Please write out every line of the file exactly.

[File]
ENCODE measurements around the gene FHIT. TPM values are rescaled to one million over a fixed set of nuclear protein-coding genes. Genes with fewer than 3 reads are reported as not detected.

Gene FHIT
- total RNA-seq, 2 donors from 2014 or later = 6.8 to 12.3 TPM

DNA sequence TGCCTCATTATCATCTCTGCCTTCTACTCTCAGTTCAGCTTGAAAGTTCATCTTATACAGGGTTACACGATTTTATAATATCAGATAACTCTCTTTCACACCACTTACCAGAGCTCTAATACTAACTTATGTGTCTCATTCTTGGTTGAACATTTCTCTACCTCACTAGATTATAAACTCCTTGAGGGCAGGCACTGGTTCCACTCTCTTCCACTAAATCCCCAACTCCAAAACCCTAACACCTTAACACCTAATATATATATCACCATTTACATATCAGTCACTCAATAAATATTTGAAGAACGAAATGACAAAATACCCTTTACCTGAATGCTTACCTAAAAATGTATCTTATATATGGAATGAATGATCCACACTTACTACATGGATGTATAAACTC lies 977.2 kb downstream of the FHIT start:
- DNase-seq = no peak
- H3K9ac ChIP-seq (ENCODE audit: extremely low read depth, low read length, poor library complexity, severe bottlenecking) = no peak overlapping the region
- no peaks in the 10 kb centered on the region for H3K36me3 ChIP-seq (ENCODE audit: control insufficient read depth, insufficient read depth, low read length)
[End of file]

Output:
ENCODE measurements around the gene FHIT. TPM values are rescaled to one million over a fixed set of nuclear protein-coding genes. Genes with fewer than 3 reads are reported as not detected.

Gene FHIT
- total RNA-seq, 2 donors from 2014 or later = 6.8 to 12.3 TPM

DNA sequence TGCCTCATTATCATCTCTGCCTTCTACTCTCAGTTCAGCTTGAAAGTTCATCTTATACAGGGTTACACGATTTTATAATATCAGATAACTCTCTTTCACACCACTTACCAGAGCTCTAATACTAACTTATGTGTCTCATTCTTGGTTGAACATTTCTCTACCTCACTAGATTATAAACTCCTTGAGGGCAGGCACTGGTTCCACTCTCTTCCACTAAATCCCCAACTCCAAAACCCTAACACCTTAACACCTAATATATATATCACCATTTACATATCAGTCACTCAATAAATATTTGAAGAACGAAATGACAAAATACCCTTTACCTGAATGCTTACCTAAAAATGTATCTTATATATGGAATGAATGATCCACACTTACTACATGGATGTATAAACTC lies 977.2 kb downstream of the FHIT start:
- DNase-seq = no peak
- H3K9ac ChIP-seq (ENCODE audit: extremely low read depth, low read length, poor library complexity, severe bottlenecking) = no peak overlapping the region
- no peaks in the 10 kb centered on the region for H3K36me3 ChIP-seq (ENCODE audit: control insufficient read depth, insufficient read depth, low read length)